[A version of this item appears in: Dementia: the Latest Evidence Newsletter (RWHT), Volume 2 Issue 11, June 2012].
This article addresses the responsibility to equip staff with the right communications skills and strategies to cater for the needs of growing numbers of patients with dementia who will be admitted to hospital.
Not all staff will have had training in dementia care or awareness in many hospitals. The author describes how nurse managers in acute settings can prepare nurses to manage patients with dementia. She offers advice on identifying patients’ diagnosis on admission, working with carers and encouraging their contributions to care.
Re-design of the care environment and systems can encourage rest, good eating and drinking, and reduce confusion or agitation. The importance of establishing a rapport with patients is not overlooked. Patient activity is to be encouraged. Patients may “wander”, and managers should teach staff how to carry out risk assessments for this while understanding that wandering can be positive if benign.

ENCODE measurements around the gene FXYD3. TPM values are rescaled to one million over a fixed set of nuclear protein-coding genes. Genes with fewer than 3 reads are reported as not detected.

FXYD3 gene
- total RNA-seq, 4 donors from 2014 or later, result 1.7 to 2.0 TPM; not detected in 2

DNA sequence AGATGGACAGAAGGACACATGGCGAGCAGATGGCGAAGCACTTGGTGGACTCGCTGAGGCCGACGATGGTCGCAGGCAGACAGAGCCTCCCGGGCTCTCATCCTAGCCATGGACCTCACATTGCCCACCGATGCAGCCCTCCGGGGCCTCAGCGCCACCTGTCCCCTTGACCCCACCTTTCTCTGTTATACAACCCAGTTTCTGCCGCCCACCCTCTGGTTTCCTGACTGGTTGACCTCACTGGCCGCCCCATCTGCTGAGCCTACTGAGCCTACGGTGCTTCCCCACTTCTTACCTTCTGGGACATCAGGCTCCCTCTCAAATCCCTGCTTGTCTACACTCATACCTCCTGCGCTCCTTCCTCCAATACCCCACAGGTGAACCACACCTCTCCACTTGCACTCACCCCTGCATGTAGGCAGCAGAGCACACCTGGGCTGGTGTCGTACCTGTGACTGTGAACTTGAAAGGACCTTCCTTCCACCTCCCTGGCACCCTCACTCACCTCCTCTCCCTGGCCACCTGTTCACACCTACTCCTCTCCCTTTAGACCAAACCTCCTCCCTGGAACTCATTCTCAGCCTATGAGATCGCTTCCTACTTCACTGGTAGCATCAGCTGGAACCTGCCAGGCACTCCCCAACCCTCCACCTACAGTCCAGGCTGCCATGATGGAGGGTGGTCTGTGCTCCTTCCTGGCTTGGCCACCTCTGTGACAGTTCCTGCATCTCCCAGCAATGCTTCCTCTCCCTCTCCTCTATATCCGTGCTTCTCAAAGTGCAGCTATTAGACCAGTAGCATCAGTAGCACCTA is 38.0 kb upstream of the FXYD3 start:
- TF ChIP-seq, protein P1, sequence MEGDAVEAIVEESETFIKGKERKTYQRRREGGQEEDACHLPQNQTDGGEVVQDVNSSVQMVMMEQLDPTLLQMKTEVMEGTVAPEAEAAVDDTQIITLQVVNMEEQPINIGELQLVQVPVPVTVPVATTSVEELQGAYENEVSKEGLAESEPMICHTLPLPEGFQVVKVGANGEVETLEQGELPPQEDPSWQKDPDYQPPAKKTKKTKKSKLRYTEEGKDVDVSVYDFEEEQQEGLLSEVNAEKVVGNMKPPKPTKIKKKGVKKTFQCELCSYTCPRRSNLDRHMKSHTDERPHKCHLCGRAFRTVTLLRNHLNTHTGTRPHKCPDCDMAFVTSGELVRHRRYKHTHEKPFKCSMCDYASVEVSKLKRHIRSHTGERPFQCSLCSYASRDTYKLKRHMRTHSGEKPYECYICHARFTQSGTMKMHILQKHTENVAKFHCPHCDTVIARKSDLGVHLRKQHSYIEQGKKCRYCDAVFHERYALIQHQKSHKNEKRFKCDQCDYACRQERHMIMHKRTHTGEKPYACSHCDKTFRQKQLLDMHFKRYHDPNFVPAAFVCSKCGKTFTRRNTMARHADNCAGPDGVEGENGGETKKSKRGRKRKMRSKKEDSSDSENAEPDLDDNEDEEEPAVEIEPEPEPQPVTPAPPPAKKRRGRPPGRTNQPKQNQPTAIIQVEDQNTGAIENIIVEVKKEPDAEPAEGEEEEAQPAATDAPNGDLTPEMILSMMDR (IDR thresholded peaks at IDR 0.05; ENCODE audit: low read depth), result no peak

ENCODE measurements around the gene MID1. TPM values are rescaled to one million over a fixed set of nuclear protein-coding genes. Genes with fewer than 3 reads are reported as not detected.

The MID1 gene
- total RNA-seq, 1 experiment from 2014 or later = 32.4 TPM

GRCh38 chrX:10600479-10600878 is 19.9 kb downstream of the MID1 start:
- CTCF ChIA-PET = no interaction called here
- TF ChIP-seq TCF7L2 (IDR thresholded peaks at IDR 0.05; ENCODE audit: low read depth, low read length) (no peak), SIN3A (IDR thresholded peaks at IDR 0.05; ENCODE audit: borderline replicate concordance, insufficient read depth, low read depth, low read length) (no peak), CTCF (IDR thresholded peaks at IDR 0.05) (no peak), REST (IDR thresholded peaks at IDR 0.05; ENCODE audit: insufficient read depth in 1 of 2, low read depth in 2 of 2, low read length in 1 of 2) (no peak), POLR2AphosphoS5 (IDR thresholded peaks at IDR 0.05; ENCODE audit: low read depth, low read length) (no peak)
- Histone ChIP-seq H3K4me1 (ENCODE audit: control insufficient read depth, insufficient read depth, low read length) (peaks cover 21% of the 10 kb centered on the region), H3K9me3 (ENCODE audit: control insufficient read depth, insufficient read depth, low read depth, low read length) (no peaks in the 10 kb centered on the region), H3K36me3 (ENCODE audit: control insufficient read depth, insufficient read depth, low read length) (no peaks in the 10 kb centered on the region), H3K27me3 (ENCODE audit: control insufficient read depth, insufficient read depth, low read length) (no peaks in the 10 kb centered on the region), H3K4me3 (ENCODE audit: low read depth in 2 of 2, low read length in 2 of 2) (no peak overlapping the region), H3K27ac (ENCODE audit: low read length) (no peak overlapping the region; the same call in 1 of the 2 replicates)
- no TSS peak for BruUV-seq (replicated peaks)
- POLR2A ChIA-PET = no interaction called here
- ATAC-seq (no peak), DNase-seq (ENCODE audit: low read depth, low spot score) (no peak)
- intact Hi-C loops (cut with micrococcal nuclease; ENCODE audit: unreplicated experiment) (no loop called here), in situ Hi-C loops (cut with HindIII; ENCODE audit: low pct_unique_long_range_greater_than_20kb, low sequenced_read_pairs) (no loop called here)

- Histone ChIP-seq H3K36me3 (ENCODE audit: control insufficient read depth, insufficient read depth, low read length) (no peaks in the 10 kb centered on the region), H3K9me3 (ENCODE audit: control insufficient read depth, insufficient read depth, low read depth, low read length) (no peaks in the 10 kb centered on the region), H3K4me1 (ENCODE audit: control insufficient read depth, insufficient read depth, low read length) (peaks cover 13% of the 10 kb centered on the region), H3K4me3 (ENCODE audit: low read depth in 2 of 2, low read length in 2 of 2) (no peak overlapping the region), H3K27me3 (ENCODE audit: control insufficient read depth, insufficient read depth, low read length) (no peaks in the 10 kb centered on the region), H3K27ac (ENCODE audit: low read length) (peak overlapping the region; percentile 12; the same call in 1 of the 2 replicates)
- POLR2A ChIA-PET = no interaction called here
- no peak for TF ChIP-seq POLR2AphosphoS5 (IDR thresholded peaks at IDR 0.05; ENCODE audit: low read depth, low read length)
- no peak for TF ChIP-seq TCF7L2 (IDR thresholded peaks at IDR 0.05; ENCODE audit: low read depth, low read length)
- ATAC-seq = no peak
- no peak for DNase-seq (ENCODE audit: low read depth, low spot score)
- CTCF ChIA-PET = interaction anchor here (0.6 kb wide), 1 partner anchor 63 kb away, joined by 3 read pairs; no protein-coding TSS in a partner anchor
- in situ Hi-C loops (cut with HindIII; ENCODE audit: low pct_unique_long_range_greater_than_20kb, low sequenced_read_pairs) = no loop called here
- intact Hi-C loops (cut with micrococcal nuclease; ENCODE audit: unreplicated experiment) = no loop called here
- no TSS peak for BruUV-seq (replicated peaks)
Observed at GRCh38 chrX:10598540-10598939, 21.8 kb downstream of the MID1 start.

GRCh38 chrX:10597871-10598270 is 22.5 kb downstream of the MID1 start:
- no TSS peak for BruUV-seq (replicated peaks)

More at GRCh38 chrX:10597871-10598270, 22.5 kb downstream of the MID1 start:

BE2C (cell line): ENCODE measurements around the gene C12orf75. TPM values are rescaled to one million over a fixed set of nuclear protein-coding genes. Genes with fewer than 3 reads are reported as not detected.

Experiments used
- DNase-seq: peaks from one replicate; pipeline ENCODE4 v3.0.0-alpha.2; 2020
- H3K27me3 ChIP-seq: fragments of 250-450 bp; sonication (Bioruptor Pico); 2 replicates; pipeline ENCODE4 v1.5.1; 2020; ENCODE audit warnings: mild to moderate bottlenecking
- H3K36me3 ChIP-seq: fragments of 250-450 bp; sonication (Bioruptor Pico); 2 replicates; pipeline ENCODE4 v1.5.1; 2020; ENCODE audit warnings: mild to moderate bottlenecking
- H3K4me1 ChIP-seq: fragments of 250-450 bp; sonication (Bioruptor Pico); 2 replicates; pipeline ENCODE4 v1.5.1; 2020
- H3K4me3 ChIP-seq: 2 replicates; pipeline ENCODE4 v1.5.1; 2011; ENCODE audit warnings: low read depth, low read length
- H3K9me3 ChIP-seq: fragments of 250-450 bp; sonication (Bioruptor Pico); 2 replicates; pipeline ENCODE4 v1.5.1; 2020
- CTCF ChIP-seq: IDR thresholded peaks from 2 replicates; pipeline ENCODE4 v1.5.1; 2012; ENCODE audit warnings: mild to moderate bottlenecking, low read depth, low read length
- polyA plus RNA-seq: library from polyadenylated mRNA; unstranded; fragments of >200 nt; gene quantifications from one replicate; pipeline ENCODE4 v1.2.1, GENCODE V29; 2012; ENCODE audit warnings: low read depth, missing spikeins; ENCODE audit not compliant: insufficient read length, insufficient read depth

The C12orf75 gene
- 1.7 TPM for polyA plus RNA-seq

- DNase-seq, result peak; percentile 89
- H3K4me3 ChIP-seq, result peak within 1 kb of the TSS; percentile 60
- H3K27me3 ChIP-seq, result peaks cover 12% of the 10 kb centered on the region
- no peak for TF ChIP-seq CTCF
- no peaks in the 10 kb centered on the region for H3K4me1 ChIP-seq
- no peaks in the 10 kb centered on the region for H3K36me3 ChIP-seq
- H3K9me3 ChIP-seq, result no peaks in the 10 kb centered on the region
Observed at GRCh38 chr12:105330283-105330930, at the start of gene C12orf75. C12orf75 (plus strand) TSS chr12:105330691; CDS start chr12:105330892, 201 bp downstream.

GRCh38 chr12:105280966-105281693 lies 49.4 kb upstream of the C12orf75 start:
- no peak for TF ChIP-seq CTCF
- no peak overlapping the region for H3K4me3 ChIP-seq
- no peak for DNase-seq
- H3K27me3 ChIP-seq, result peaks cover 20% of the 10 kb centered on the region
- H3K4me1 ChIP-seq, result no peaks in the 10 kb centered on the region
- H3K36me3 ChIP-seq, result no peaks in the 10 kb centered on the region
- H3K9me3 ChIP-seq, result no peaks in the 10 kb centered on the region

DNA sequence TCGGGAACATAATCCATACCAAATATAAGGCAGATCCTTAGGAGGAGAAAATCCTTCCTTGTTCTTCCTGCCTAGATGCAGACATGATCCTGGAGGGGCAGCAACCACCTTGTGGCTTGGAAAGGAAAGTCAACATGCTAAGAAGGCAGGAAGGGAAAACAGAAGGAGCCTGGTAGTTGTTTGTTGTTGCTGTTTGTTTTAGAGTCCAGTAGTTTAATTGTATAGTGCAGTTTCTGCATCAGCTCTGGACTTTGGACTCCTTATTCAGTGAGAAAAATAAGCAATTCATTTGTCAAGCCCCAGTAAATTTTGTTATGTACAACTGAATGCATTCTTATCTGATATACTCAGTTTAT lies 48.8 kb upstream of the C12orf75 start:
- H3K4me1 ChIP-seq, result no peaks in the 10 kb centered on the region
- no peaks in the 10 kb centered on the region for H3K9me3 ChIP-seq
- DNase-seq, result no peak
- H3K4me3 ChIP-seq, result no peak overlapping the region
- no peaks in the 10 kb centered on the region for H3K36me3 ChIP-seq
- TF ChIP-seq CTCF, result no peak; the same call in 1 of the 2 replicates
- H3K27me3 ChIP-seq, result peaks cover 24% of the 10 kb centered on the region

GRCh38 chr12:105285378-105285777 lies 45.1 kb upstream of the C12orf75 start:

“Benign wandering is used to describe patients who are stretching their legs, simply being curious, are consciously choosing to exercise, or want a change of scenery out of boredom. The opposite would be a patient pacing about in pain and discomfort, needing the toilet and unable to find it, or crying out or being agitated”. (p.19)
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June, A. (2012). How acute care managers can support patients with dementia. Nursing Management, May 2012; Vol.19(2): 18-20.